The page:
Moreover, we have found that people’s individual characteristics are related to their motivations for self-tracking. For example, younger students (e.g., freshmen, sophomores) were more interested in self-tracking using passive and active self-tracking technologies to improve their productivity and health behaviors, and their social life on campus.
In contrast, female students, students higher in neuroticism, higher in openness to new experiences, and higher in depressive symptoms were more interested in tracking their well-being and daily activities.
How are you using digital media to study personality?
Our use of digital media reveals a lot of personality-relevant information. Personality refers to a person’s tendency to think, feel, and behave in certain ways. So, consider the smartphone as an example. We use smartphones to communicate with others, search for information, complete transactions, play games, and so on. The smartphone mediates our behavior and creates a digital record reflecting our behavior in the device’s system logs.
These digital records can be harnessed to infer personality-relevant information about a person’s tendency to behave in certain ways. This approach is transforming the way we approach the study of personality by providing a window onto the behavioral manifestation of personality in daily life.
You recently looked at how young adults socialize across four common communication channels: conversations, phone calls, text messages, and use of messaging and social media applications. What were you surprised to find?
When we describe a person as being “sociable” we are referring to their tendency to affiliate with others (vs. be alone). There are obviously many ways a person might use digital media to affiliate with others these days. And yet, we still have a limited understanding of precisely how much communication behavior people tend to engage in during a typical day or week. So, our study was motivated by a need to understand the behavioral manifestation of sociability.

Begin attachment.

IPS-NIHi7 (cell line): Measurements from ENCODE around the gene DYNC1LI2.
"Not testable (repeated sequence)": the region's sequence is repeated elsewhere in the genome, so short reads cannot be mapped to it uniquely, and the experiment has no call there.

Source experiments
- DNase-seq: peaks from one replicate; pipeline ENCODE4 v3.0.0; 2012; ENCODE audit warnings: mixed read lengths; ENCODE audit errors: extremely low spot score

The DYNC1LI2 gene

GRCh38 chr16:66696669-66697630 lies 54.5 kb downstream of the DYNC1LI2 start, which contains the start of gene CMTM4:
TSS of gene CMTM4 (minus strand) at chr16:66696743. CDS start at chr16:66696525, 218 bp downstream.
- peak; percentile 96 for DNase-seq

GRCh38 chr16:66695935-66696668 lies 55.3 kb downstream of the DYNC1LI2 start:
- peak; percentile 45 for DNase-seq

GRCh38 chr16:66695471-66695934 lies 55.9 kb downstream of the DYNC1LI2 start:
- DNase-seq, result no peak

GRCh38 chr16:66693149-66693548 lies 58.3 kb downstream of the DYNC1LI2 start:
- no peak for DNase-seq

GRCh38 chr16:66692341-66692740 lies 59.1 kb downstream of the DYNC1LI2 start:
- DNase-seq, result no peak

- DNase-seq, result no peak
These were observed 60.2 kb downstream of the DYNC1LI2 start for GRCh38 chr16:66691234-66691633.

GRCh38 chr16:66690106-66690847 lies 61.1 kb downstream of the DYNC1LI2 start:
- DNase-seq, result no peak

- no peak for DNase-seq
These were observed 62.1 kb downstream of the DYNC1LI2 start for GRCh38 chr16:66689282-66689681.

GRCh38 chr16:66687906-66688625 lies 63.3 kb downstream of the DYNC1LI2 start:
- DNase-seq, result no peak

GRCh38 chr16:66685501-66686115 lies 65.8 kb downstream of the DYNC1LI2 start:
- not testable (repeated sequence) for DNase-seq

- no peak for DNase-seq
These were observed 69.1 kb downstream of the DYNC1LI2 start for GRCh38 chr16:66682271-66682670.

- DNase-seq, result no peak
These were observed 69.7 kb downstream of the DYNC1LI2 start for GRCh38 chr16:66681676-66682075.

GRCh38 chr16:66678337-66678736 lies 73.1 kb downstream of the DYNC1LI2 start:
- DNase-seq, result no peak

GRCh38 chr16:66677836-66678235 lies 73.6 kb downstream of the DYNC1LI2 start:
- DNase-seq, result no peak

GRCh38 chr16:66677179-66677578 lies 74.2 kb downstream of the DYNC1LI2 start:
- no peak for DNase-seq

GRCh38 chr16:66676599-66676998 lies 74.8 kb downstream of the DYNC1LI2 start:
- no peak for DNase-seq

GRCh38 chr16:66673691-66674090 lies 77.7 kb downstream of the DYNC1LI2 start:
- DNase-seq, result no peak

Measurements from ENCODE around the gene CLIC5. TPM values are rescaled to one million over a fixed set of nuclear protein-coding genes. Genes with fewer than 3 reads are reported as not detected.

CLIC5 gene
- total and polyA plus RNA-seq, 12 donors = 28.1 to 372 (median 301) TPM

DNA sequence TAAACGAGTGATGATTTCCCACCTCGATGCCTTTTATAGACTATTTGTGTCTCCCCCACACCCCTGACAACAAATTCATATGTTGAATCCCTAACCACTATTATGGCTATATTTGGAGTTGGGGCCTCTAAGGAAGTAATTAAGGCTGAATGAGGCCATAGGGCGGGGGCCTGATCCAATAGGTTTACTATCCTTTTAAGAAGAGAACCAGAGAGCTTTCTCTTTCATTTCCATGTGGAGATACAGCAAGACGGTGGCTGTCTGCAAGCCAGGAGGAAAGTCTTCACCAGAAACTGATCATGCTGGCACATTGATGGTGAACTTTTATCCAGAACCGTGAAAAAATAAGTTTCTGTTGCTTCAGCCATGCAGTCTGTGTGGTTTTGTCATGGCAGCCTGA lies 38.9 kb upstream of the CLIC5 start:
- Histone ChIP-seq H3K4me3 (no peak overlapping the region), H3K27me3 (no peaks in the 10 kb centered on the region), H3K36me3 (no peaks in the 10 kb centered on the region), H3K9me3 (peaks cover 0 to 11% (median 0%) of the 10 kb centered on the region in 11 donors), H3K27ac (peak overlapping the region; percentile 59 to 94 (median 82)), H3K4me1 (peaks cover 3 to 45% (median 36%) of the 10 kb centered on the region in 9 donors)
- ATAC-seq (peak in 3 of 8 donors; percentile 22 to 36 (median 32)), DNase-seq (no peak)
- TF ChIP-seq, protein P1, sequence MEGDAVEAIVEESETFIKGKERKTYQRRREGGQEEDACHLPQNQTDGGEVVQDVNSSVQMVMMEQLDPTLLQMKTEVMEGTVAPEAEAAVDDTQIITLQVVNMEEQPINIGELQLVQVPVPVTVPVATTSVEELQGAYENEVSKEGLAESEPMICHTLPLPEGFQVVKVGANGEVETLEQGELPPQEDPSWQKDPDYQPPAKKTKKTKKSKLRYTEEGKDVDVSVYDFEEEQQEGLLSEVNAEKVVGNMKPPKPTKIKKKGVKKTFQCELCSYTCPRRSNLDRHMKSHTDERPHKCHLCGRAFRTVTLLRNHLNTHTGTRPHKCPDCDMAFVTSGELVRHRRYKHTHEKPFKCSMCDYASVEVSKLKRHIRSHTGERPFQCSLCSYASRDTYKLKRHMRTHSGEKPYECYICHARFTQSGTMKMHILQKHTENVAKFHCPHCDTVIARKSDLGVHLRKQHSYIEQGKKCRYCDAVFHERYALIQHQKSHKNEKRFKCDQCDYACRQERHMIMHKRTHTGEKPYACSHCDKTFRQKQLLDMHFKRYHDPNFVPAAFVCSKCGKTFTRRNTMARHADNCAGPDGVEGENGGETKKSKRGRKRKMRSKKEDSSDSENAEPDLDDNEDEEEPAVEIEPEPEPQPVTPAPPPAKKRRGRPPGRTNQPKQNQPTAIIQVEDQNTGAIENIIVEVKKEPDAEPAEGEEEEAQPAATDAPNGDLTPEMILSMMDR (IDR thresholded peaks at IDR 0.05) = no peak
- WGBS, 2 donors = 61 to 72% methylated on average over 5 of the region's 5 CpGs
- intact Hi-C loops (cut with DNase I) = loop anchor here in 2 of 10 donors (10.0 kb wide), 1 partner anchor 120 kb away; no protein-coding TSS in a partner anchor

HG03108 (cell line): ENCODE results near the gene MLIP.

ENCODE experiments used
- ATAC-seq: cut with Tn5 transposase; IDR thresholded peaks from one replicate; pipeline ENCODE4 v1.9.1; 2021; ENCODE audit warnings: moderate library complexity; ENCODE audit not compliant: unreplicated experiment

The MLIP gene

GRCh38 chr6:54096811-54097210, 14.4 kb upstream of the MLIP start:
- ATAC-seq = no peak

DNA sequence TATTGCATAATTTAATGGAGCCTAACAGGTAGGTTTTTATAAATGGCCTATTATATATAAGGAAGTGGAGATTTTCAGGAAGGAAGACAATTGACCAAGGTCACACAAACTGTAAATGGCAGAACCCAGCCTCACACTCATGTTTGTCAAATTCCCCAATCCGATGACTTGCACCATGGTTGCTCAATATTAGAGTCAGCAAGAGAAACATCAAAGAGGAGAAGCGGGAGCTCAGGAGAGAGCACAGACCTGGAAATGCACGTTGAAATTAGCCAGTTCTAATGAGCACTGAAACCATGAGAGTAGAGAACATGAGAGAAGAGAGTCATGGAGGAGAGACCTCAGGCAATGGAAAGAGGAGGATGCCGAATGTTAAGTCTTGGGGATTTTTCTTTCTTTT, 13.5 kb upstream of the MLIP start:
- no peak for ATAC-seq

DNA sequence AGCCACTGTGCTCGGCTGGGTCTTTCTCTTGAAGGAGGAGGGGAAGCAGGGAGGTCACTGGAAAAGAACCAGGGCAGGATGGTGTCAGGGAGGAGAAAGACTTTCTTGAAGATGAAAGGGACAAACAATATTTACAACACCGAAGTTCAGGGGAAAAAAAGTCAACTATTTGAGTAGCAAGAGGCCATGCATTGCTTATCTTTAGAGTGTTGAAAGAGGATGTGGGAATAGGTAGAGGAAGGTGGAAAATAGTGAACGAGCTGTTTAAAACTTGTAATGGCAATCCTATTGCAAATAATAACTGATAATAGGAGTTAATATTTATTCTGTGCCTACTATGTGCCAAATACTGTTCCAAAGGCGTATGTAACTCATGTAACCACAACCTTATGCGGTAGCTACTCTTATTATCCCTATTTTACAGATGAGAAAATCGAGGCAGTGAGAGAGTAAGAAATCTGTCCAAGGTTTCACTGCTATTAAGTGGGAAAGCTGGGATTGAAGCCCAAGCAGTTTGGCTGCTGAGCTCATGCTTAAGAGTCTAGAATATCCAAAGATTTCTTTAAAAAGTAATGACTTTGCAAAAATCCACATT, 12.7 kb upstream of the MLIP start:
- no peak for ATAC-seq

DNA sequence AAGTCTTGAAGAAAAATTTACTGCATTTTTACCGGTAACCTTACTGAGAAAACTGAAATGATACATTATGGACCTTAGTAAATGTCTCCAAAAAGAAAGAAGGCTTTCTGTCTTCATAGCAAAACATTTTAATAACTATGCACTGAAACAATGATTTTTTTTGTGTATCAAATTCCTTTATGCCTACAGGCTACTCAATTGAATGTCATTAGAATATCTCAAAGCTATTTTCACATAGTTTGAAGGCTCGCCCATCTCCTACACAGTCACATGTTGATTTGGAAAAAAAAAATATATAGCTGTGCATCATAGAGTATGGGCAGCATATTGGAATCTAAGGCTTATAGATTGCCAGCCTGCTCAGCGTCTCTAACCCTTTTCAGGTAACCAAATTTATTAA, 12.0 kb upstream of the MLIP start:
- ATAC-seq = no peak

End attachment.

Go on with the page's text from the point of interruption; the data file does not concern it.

We were surprised by the remarkable variability between people in their behavioral tendencies. Some young adults showed behavioral tendencies that suggest they were often alone or interacted with very few people on most days, while other young adults seemed to interact with dozens of people on most days.
During a typical day, the average young adult was around approximately 19 instances of in-person conversation for a total of 2.5 hours of conversation. The average young adult also received and made about 3 calls for a total of 5-10 minutes, received and sent about 32 text messages, and used social media and messaging apps about 30 times. The amount of social behavior young adults engaged in from day to day was highly stable, suggesting that people tend to engage in similar levels of social behavior from day-to-day in terms of the frequency and duration of communication across these channels. Overall, our findings showed that we can create reliable and valid assessments of people’s sociability tendencies based on behavioral patterns derived from their smartphone data.
Source: Stanford University